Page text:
Texas Review Covers Dennis Must

THE TEXAS REVIEW, Volume 30, Numbers 3&4, Fall Winter 2009

Dennis Must's second story collection is stunning in its complexity, its variety, and its original, forceful treatment of universal themes. These stories surprise while they also remind us of familiar truths about the human need to live with meaning, dignity, and purpose — and to aspire beyond one's quotidian lot. Some stories are reminiscent of Banjo Grease, Must's debut collection, where people long to escape their working class roots in Hebron, Pennsylvania. Several hard-hitting stories in this collection powerfully evoke constraints on human happiness. In choosing to act against these, whether in good faith or bad, Must's characters struggle to affirm their essential humanity.

The premier story, "Typewriter," sets the edgy, and often desperate, tone for this collection. Here, Muller, a writer, has left his wife and children, holed himself up in a boarding house to write day and night, living off his meager savings, half-starved, treating himself to his imaginary "ceiling pie," piling up work for a manuscript that proves — once he finally allows himself a second look — to be exceedingly marginal. He was about to return home on money his wife has reluctantly sent — weary of his lack of marital commitment — but instead he returns to the bleak boarding house, once again to resume his writing. Must examines dramatically, minutely, Muller's writerly life, which is one of misery, drudgery, yet filled with dire hope. One has to wonder: what must the artist give up to perfect his art? To fulfill his driving need? This compelling need, in more general terms, is what Must is mostly after — the decidedly human longing to achieve something that is miserably out of reach, as elusive as that ceiling pie that serves to allay the writer's hunger and misery if only for a moment. On one level, the story functions as a powerful parable about a truth of the human condition –the profound desire in humans to escape the confines of this very condition. Even if it's an illusory goal of sorts, we can't help but admire the protagonist's unrelenting pursuit of it, which is rendered so beautifully by the author.

More wistful than frenetic in tone, "The News from Heaven" deals with one of the most familiar of constraints on human happiness — namely the sadness that attends the death of a loved one. The story works with two time-frames: childhood and adulthood. When Westley was a young child, his parents got rid of his dog, Shadow, dumping him off in the country, where, they encouraged Westley to imagine, Shadow would have plenty of room to romp and roam. Westley picked up on the real message here: they had sent Shadow to "dog's heaven." As it turned out, however, Shadow was, in fact, alive because one day Westley found him lying on a curb in front of a grocery store. Westley now thought of him as Houdini?a kind of miracle-worker. With this apparent supernatural turn of events, how could he not be allowed to keep his pet dog? In the story?s present time-frame, the adult Westley suddenly loses his brother Jeremiah when he dies of a heart attack. The preacher says he was taken to heaven. For Westley, this could be the story of Shadow all over again, a story he has evidently stored up in his heart against the ravages of time: Someday, perhaps, there will be a report that Jeremiah qua Shadow will be spotted alongside a curb, panting. Westley will treat him like he'd treated Shadow — and see why the death certificate was phony. Like "Lament," a companion piece, this story surprises with its sheer delightful treatment of a subject as dark as death, and yet it's a quite appropriate rendering of Must's premise: It sometimes takes the faith of a child, the author suggests, to deal with such horrendous pains and anguishes that mark the human lot.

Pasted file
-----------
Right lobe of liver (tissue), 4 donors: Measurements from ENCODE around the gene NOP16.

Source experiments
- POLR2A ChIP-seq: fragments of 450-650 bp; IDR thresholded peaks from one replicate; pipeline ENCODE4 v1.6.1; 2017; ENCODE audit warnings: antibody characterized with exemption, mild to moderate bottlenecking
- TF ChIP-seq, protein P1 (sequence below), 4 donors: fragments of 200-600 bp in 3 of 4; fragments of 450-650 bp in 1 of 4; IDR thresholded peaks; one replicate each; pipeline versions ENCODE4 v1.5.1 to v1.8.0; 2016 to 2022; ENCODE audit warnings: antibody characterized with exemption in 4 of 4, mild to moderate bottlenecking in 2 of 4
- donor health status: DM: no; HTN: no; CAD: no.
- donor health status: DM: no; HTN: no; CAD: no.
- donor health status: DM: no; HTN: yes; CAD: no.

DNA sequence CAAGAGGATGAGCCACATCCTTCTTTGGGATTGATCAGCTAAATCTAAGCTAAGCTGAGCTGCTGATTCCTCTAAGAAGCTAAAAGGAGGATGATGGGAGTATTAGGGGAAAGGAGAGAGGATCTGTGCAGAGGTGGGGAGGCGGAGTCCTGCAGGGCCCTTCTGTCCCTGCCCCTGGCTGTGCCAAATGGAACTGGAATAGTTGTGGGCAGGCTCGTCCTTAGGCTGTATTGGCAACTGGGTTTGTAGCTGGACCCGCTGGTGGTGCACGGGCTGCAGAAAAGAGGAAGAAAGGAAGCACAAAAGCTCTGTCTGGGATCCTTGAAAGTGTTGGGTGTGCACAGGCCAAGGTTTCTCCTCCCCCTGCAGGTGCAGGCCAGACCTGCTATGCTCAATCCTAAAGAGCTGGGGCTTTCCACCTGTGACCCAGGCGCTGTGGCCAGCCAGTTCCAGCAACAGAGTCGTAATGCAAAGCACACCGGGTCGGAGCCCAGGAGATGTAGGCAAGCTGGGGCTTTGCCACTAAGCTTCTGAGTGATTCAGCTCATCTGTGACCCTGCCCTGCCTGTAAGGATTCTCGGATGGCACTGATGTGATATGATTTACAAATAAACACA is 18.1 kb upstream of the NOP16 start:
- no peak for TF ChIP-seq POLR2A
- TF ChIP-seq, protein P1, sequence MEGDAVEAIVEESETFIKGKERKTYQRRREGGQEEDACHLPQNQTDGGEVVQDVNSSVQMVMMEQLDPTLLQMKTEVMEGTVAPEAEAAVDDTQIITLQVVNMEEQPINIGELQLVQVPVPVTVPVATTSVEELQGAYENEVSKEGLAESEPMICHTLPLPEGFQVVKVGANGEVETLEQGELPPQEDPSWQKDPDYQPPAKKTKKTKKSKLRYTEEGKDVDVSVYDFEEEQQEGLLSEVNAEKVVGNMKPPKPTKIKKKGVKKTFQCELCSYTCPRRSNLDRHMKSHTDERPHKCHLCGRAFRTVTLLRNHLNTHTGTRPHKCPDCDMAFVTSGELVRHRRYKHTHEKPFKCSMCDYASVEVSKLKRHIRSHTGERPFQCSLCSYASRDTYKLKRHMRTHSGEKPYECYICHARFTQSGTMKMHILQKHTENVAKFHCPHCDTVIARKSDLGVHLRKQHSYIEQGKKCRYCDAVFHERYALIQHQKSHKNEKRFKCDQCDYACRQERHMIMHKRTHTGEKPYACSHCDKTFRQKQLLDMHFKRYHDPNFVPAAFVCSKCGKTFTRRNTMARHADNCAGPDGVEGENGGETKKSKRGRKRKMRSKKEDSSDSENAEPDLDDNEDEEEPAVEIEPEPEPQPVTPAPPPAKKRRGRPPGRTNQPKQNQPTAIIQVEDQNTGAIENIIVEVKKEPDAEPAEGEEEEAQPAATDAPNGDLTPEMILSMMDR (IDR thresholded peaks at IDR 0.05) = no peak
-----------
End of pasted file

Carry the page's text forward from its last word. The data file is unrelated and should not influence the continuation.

Perhaps the story that most directly exemplifies the existential limits of the human in this world is "Scatology." We witness the incredible optimism and energy of Ben's father, with his dreams and visions, his taking his son to the 1939 New York World's Fair, not so much because of his belief in the future, but instead because of "his impatience with the past." His is a mad rush to throw off anything, clothes especially, that burdens one with the benighted past. It's a fight against death he mounts — a sterile one, though, filled with "brand merchandizing," and ultimately "all kind of sad." For Ben, looking back, "Visiting the Empire State Building was his pilgrimage to Lourdes. Except no miracle ever occurred. One empty experience after another." It worked for a while: "How dapper he always looked." But old age and impending death eventually catch up: "all fell short in his latter days when he sat staring at the walls, wrapped in a Montgomery Ward flannel night coat." Ben is left attempting to help his father find dignity in his declining years, with his stained underwear a sign of his ever-debilitating physical condition — his mortality. The story is rich with one man's struggle, whether with Sartrean bad faith or not, against his doomed sense of death. What makes the story unusual is Must's insight that for humans, such a struggle is seldom played out on a grand scale but on a depressingly mundane one: freighted with the conventional — expressed in such human enterprises as ordinary trips and the trappings of brand name clothes.

There is an impressive range of stories here, some extending the treatment of class and social themes in Must's first collection: being hired on as a worker for the aloof, privileged class; breaking taboos of small-town churchiness; and dealing with a dysfunctional family in a larger broken social order. Overall, these stories authentically confront human experience, and insightfully show what humans choose and so often have to settle for.

–Jack Smith